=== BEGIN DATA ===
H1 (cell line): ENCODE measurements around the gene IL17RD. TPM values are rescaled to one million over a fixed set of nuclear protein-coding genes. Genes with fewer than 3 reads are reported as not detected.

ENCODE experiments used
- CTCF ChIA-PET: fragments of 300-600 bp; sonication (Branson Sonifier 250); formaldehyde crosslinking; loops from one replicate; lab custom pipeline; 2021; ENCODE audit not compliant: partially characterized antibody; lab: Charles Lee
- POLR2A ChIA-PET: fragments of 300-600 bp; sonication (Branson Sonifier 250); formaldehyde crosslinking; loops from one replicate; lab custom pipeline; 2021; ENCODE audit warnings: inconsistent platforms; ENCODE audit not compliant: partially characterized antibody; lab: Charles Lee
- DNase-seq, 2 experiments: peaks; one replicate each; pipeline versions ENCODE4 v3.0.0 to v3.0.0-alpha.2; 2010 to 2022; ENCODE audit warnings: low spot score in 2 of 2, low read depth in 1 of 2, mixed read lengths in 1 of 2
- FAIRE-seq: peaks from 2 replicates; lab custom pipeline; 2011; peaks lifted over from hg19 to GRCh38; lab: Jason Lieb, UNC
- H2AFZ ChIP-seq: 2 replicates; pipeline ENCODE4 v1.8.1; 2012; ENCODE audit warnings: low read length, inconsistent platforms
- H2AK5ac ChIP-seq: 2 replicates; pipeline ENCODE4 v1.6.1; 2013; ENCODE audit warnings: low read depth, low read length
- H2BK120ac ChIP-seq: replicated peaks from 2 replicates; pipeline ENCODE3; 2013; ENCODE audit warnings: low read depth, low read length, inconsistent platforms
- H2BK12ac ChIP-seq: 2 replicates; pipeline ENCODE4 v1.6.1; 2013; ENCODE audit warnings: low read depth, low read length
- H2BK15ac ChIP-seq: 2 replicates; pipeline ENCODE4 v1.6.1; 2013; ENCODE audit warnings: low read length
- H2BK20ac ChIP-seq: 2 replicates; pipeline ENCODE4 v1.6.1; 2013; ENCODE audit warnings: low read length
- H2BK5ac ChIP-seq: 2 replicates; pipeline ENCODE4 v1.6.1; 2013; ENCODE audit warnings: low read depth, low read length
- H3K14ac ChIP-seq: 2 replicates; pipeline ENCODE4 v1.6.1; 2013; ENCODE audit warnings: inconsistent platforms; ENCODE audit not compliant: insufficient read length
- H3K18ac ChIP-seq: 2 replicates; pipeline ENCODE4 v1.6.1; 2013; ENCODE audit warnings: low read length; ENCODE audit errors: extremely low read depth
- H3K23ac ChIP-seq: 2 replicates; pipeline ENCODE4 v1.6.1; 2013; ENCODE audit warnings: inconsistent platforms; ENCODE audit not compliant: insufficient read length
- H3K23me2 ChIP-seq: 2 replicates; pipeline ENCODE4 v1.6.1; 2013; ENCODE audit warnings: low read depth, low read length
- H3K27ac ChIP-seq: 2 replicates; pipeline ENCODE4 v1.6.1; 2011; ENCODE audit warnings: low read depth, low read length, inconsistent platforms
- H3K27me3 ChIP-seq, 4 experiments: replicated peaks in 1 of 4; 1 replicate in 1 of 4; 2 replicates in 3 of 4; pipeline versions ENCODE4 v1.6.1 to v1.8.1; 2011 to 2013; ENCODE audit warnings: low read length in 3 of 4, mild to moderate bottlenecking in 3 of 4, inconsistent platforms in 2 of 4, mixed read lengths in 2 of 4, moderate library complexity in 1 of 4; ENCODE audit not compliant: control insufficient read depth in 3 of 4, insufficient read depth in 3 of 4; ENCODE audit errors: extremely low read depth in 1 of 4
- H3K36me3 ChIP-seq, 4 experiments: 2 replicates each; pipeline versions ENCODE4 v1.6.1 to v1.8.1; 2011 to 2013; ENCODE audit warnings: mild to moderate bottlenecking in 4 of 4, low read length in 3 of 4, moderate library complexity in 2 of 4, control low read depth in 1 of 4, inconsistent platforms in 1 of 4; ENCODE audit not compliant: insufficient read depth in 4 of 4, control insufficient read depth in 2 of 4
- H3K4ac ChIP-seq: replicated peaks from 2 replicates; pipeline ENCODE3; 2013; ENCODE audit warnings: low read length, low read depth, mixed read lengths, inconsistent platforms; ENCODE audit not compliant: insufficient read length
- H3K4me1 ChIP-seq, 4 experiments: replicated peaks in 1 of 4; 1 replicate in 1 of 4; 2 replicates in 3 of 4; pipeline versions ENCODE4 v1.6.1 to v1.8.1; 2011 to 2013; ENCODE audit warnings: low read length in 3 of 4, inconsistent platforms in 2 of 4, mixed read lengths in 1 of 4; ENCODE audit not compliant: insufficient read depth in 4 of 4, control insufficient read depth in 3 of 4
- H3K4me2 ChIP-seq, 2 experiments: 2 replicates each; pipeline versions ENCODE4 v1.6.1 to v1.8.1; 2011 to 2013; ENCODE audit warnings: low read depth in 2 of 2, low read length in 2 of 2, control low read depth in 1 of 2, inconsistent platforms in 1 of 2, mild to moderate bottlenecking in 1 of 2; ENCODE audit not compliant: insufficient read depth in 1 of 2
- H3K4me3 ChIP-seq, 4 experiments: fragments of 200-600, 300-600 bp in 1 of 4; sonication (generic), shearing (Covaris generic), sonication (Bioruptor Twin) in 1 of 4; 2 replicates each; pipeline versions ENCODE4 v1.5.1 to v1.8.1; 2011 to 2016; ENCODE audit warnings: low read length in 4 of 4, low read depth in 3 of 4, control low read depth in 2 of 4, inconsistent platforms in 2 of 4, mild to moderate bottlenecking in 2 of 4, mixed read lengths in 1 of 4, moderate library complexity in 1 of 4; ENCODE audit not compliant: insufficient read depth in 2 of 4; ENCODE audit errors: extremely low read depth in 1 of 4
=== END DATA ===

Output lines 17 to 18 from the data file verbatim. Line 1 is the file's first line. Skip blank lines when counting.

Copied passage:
- H3K23me2 ChIP-seq: 2 replicates; pipeline ENCODE4 v1.6.1; 2013; ENCODE audit warnings: low read depth, low read length
- H3K27ac ChIP-seq: 2 replicates; pipeline ENCODE4 v1.6.1; 2011; ENCODE audit warnings: low read depth, low read length, inconsistent platforms